Feature proposal: alias with constraints


#1

Would it be nice to have a way to declare alias with contraints, such as:

typealias Email = String(regex = "[A-Z0-9._%+-]+@[A-Z0-9.-]+\.[A-Z]{2,4}") // simple approach ^^
typealias PinCode = Int(minLength = 4, maxLength = 8) // or even smarter: Integer(length = 4..8)
// and so on

If theses “validation rules” are not fullfilled, a native exception will be thrown.
So, when using an Email variable, I’m rather sure it’s a valid one!

What’s your mind about it?


#2

I don’t see the problem. Just use a property with a custom setter doing validation. As long as you only care about runtime validation this is not that hard.

var email: String = someMail
    set(email): {
        assert(isValid)
        field = email
    }

// another option
data class Email(val value: String) {
    init { asssert(isValid) }
}

The reason you can’t use typealias for this is simple. A typealias is just an alias. It does not create a new type, it’s just a new name for an existing one.


#3

It isn’t a problem, just a proposal.
It isn’t about creating new types, but adding constraints that are natively checked when aliasing a type.
It is just to empower, fluidify and speed up basic and borings checks, in a concise and safe way.
It means, “when using the alias Email, it’s guaranteed that the String you are dealing with, matches the regex (or whatever) defined”. You’re right, it’s runtime validation.

But, maybe the “alias” way is not the one that matches my needs…

I know the syntax may be confusing (look like “constructors”), I would try to find something that suits better.


#4

Implicit validation calls

So basically you want a validation method to be called implicitly when that type is assigned or passed as an argument? For example:

typealias PinCode = Int(minLength = 4, maxLength = 8)

val myPin = readInputFromUser() // An exception is thrown here if user typed too long of a pin.

This kind of exception throwing behavior would be similar to the behavior if the user inputs a string instead of a valid integer.

Current validation options for primatives

Currently, this functionality must be done explicitly. For example:

val myPin = validatePin(readInputFromUser()) // Using a validator function.
val myPin = readInputFromUser().validPin // Using a validator function.
val myPin = readPinFromUser() // Using specific functions for each use.

The proposal could do additional validation checks while the current setup would be best used at the edges of the input.

Another solution to get implicit validation on assignment (without using a custom setter) is property delegation–using a delegate where one could provide a validator lambda.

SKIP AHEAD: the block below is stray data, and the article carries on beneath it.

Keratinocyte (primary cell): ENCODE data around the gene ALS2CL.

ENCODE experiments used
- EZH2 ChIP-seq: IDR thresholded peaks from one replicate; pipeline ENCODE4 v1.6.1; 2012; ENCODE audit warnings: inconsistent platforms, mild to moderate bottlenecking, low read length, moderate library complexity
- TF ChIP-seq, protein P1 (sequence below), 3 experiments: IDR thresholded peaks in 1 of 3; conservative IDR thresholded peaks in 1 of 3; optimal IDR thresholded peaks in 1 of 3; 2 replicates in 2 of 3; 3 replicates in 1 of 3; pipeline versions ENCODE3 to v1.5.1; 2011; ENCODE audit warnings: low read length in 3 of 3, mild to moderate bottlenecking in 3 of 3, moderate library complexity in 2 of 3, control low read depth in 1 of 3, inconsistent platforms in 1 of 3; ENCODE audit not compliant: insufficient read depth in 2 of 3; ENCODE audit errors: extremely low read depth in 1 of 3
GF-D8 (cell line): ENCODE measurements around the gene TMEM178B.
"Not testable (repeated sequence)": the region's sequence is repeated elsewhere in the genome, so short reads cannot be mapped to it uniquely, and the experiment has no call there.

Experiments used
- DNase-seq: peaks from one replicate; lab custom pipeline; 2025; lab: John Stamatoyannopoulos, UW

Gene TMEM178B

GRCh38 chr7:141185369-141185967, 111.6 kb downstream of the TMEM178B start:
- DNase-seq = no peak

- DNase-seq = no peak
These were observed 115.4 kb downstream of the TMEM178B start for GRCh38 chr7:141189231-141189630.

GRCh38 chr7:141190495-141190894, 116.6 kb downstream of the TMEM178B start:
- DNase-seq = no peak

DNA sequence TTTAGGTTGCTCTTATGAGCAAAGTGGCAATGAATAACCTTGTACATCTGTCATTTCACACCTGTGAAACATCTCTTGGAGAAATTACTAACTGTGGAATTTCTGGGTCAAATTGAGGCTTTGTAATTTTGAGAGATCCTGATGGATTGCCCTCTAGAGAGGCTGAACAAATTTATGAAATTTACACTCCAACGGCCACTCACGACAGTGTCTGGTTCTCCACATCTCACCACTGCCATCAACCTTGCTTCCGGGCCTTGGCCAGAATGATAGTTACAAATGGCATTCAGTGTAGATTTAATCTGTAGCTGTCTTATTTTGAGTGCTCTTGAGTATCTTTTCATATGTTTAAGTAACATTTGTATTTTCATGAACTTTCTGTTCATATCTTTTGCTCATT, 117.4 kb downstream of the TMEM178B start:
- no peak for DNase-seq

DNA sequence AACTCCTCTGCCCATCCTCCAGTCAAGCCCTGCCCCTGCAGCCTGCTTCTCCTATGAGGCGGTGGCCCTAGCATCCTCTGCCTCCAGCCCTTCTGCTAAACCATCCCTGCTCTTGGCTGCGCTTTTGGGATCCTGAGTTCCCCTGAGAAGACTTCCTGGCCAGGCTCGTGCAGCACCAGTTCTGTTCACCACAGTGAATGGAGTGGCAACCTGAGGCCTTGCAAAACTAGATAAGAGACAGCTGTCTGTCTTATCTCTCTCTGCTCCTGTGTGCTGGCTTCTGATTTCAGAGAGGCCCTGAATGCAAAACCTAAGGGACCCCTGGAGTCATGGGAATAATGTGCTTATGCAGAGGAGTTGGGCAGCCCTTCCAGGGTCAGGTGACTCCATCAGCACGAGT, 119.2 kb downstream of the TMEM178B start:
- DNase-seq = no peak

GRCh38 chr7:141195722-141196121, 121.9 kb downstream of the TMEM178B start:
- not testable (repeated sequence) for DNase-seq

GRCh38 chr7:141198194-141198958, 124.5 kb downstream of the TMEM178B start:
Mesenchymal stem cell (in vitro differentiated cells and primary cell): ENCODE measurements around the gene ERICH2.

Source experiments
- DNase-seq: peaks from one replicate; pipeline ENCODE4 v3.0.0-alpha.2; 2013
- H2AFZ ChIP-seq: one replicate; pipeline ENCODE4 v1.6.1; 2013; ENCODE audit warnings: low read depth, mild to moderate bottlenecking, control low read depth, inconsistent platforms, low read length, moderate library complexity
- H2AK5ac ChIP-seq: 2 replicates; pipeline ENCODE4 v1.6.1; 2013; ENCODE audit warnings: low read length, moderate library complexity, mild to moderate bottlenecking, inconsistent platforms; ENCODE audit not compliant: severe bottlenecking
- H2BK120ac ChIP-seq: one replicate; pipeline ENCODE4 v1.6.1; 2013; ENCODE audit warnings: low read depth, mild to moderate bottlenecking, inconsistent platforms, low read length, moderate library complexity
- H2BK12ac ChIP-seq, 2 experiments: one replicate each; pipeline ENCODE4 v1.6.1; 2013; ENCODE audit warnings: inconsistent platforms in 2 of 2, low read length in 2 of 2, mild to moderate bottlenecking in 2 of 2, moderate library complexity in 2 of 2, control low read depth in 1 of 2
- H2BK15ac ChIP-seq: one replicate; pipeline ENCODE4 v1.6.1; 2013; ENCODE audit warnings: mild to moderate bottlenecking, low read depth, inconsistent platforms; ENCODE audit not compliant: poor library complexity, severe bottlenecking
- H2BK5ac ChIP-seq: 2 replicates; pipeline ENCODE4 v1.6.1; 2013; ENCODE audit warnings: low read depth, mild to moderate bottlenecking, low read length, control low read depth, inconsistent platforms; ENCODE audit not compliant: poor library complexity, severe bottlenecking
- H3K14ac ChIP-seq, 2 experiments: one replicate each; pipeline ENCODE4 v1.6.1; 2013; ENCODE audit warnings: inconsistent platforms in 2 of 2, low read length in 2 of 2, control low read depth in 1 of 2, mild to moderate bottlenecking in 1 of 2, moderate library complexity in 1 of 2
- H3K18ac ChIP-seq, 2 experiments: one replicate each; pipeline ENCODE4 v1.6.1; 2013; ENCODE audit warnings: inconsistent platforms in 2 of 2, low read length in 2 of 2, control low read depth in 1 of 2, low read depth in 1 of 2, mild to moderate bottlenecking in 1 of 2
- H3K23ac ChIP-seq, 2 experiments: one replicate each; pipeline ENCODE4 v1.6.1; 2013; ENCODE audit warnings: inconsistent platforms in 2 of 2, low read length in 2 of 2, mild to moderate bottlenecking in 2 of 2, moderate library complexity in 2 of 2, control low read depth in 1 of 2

Classes

I get the idea of having a guaranteed valid email, but that is exactly what classes are for. If it’s a Pin Code then it’s not an Int. If it’s an Email then it’s not a String.

See the Liskov Substitution Principle

Inline classes may be a good option for this use case if you really want the state to be represented as a primitive. Classes would work just fine though–and still provide the same guarantee that emails and pins are valid.


#5

A concrete example would be like this:

according I declare a DTO to map a JSON I get from an API, here is the JSON:

{
  // ...
  "user": {
    // ...
    "email": "blabla"
  }
}

then my data class User(val email: Email) will automatically fail on runtime, natively telling my the rule I defined is not fullfilled:

NativeAliasCheckException: "\"babla\" must match the regex \"[A-Z0-9._%+-]+@[A-Z0-9.-]+\.[A-Z]{2,4}\" defined in the Email alias"

or even better with a custom error message when declaring the alias:

typealias Email = String(regex = "[A-Z0-9._%+-]+@[A-Z0-9.-]+\.[A-Z]{2,4}", error="Not a valid email")

#6

Yes it’s typically what I mean.
You are right about types, classes and LSP, it’s the way I follow.


#7

I definitely may have a closer look at this concept :wink: Thanks.


#8

In 1.3 version, unsigned int was introduced using inline classes.

It looks like int range bound !


#9

Inline classes do indeed seem to a promising feature in this regard, But alas, in 1.3

  • they can’t have init blocks,
  • their default constructors must be public, and
  • secondary constructors can’t have blocks.

Therefore, I don’t see to how implement any form of value validation in a robust way.